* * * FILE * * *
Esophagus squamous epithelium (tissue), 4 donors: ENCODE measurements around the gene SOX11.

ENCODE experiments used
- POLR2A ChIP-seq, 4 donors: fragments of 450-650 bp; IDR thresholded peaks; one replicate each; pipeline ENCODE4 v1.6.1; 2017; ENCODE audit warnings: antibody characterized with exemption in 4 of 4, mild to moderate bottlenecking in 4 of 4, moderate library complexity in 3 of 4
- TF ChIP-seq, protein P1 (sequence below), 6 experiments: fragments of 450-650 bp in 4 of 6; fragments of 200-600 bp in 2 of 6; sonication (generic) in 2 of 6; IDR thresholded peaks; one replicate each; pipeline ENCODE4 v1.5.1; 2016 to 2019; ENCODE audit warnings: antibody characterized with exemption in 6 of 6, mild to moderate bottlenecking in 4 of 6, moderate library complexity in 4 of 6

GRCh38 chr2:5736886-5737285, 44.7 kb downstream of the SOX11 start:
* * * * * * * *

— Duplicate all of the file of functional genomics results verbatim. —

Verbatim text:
Esophagus squamous epithelium (tissue), 4 donors: ENCODE measurements around the gene SOX11.

ENCODE experiments used
- POLR2A ChIP-seq, 4 donors: fragments of 450-650 bp; IDR thresholded peaks; one replicate each; pipeline ENCODE4 v1.6.1; 2017; ENCODE audit warnings: antibody characterized with exemption in 4 of 4, mild to moderate bottlenecking in 4 of 4, moderate library complexity in 3 of 4
- TF ChIP-seq, protein P1 (sequence below), 6 experiments: fragments of 450-650 bp in 4 of 6; fragments of 200-600 bp in 2 of 6; sonication (generic) in 2 of 6; IDR thresholded peaks; one replicate each; pipeline ENCODE4 v1.5.1; 2016 to 2019; ENCODE audit warnings: antibody characterized with exemption in 6 of 6, mild to moderate bottlenecking in 4 of 6, moderate library complexity in 4 of 6

GRCh38 chr2:5736886-5737285, 44.7 kb downstream of the SOX11 start: